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Grilled Veg 6 - Peppers Zucchini

Updated on October 24, 2020
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Lee has a PhD in philosophy, but when cooking, Lee is more like an experimental scientist than an abstract thinker. But lots of ideas.

Basic Delicious

Both of these vegetables are great on the grill -- as so many of us are already aware.

Peppers are firm enough that they stand up well to the heat, evening retaining the texture or bite we like, providing the grilling does not go overboard.

Zucchini are a bit less firm, a very little bit, and hold up just as well.

One of the things that adds so much to the appeal of this basic, delicious pair is their color. With zucchini of course you get the basic, beautiful dark green. The average green pepper matches this, but the glory of this vegetable is in the red, the yellow and the orange. Makes for a beautiful picture on the grill.

Forward! To the Grill, citizens!

Grilled peppers and zucchini

Before the grill

On the cutting board, we halve everything for starters

The zucchini are ready to go as soon as we cut them in half, but for the peppers we need to pare away the stem and remove the seeds in the center. Lay them out like this on the cutting board and you can see how ready they are.

We just need to find something to carry all this to the grill..

In the pan

A roasting/grilling pan like this is perfect.

Put some EVOO in the bottom of the pan, then put the vegetables in, then dribble a little more EVOO on them. Not too much, a little goes a long way. You can always add more when they are sitting there on your plate.

Simple and colorful, that's the way this all looks on the grill.

For EVOO, click here.

Grilling

The zucchini will cook faster than the peppers.

So they are ready to turn now.

Test the peppers to see if any are also ready. Poke a fork into them, they should still be firm, but when they show some color on the down side, turn them over.

The whole process does not take very long, and the virtue of this is that you can do this grilling while your hungry family and/or friends are waiting -- just enough time to whet their appetites and not too long to discourage them.

Ready to eat

Just about a minute and a half on each side for the zucchini. Maybe two, at most.

Two and a half on each side for the peppers. Maybe three, at most.

Back in the pan. Maybe a little more olive oil on them.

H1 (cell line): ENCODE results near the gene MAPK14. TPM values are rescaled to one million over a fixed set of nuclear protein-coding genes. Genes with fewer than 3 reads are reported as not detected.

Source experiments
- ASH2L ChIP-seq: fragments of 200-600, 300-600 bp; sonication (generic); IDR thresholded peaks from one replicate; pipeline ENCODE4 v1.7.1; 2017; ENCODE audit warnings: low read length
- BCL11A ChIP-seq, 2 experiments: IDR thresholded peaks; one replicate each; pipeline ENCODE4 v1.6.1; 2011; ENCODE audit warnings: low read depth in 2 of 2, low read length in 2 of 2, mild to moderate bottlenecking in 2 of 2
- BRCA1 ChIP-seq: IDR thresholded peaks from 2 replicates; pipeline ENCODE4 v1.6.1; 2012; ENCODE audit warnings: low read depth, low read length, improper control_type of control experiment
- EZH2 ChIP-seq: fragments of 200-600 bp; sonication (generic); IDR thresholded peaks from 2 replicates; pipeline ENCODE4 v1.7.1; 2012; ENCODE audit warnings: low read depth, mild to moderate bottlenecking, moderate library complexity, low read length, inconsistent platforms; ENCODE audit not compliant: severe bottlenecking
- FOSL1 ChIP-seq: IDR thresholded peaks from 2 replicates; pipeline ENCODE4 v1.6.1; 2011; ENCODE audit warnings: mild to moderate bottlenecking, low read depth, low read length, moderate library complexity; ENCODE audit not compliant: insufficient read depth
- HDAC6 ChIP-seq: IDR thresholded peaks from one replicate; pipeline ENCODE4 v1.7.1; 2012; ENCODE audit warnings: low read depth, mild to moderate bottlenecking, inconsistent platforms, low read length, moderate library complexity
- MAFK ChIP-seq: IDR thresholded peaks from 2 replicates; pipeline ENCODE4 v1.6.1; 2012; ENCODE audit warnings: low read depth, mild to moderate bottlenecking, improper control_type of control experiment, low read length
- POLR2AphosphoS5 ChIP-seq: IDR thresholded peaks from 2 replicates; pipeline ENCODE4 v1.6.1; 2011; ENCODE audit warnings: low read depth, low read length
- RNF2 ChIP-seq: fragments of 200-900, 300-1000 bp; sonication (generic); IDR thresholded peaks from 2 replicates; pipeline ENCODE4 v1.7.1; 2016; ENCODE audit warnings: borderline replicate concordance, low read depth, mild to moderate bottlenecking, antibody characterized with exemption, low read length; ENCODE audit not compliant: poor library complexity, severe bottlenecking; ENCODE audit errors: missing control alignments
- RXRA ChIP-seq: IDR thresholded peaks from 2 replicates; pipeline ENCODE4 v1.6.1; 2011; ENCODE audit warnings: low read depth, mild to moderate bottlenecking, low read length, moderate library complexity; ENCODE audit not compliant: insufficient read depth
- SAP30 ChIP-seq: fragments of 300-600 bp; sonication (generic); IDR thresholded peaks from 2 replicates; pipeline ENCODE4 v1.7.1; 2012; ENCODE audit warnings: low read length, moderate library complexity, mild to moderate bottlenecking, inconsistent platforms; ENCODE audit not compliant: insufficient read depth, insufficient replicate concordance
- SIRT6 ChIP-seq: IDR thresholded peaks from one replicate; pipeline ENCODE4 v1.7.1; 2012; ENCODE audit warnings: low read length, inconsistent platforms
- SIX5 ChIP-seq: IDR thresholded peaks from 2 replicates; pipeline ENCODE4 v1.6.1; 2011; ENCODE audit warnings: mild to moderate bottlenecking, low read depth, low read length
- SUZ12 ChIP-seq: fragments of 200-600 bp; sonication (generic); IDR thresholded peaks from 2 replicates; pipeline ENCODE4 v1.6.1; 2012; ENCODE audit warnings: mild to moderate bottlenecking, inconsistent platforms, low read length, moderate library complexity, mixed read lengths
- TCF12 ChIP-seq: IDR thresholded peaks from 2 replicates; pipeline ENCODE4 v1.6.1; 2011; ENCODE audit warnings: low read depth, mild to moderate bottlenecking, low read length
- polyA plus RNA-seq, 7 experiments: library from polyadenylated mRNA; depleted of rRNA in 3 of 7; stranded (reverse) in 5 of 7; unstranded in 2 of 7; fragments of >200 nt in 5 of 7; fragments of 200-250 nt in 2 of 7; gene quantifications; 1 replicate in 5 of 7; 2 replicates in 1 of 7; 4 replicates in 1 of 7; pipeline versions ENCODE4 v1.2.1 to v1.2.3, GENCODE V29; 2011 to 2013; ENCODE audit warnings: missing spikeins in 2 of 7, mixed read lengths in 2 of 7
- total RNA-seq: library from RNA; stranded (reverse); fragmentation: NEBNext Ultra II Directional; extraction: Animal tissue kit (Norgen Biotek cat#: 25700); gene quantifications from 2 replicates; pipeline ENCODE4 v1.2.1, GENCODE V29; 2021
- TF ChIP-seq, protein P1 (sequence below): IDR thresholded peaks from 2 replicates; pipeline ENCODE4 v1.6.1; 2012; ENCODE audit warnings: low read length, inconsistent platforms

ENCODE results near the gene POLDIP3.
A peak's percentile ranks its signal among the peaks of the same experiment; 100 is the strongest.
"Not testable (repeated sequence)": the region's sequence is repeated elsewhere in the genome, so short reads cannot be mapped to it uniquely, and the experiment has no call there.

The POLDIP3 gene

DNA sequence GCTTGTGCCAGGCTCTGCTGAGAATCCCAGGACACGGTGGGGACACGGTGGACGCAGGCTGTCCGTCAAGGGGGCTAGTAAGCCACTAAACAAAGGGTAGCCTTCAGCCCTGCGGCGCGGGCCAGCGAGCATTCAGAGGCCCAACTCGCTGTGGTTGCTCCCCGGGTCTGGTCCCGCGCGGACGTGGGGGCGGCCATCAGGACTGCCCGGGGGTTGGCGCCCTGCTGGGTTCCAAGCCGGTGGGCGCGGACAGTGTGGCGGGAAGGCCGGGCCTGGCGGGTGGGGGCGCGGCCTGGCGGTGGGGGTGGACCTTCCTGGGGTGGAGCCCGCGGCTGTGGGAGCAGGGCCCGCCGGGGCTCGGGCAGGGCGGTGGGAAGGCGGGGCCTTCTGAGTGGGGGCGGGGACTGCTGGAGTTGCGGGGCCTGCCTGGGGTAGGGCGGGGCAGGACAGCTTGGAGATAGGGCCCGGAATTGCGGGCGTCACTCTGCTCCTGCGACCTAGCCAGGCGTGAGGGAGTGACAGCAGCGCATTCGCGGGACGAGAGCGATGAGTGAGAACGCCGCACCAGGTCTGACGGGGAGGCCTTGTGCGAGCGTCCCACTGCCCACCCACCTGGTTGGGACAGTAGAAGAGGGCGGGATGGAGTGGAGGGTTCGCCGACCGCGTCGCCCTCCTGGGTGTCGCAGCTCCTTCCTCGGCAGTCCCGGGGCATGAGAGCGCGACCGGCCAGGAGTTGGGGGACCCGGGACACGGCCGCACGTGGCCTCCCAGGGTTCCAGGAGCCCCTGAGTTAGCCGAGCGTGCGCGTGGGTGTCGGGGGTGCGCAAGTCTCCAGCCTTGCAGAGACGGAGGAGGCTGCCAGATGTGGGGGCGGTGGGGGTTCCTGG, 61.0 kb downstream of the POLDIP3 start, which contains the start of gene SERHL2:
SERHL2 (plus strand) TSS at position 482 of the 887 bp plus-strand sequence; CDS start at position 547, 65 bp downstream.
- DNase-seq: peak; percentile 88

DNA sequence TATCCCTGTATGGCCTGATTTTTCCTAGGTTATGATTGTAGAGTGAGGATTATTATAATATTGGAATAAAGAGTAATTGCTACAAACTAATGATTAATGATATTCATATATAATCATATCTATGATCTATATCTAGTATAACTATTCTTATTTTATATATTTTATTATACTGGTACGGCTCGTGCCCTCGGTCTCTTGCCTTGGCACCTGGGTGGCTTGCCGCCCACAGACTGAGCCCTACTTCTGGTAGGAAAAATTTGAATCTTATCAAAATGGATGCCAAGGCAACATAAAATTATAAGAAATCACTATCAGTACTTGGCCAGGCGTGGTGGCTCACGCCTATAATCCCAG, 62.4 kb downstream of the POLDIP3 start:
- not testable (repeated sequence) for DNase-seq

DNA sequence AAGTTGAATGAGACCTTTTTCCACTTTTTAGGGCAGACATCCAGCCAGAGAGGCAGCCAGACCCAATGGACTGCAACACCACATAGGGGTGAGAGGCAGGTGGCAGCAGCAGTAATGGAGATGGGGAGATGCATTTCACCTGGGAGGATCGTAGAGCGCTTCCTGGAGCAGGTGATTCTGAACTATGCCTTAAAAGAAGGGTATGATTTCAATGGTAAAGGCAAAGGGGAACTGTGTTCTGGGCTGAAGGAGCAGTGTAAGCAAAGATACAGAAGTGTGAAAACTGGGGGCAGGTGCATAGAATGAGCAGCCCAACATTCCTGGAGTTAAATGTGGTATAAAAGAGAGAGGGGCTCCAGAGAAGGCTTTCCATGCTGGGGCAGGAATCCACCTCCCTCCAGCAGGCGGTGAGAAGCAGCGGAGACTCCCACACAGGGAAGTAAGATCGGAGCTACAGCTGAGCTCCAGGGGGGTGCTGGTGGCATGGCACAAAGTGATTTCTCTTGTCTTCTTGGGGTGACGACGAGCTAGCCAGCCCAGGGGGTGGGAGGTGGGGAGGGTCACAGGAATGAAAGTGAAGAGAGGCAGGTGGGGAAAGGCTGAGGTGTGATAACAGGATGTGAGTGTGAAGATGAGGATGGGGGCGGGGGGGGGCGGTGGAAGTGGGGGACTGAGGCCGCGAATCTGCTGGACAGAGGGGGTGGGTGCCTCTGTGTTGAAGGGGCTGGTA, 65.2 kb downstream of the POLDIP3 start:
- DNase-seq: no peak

The perfect side dish for almost any meal, particularly those inspired by the Mediterranean.

Another thing these grilled vegetables can be used for is to make a delicious sandwich. Some grilled sourdough bread, mustard on one half, mayo on the other, grilled peppers and zucchini in between. Let's throw in some of the mushrooms we grilled recently as well.

Big

Parting facts

There is a variety of zucchini known as "golden zucchini" which is yellow or orange -- not easy to find, but if you were able to find it, the color on the grill here would be riotous. Like the tomato and like the potato the zucchini originates in the New World, though the Italians took it so much to heart that the alterations they made to it has produced the zucchini we see today in our stores. Like the tomato, zucchini is considered by botanists to be a fruit Nutritionally, zucchini is noted for containing potassium, provitamin A, and a vitamin you have never heard of, vitamin M.

Just as you might have trouble finding the golden zucchini, you might have trouble finding bell peppers that are chocolate, vanilla, or purple in color -- but they exist. More riot. Bell peppers, too, originated in the New World. (What a find that New World was!) New World they may be, but China has taken them to its heart and grows the most of any country, way way the most. Nutritionally, bells contain small percentages of the recommended daily amounts of an amazing number of vitamins and minerals. What's not to like? One of the more interesting facts I encountered here is that the very popular wine varietal, Cabernet sauvignon, sometimes contains a note of bell pepper flavor, especially if the grapes were not fully ripened when harvested. The aroma of the pepper comes from a chemical called pyrazine which is also present in the cabernet grape.

Part of a series

Pictures, pictures, pictures

Series within series, actually. Food & Cooking, for example, then -- within that -- series on vegetables, fruits, seafood, meat, etc. Books, too. Ideas, too. Travel, too. Key virtues:. pictures, clear step-by-step text. Delicious -- whether foods or ideas! All of the series, and all of the items in each series, can be found at this link: Lee White's Department Store

Real meal

Real Meal. Unlike fancy food mags, where images are hyped and food itself is secondary, all pix shown here are from a real meal, prepared and eaten by me and my friends. No throwing anything away till perfection is achieved. This is the real deal --- a Real Meal.

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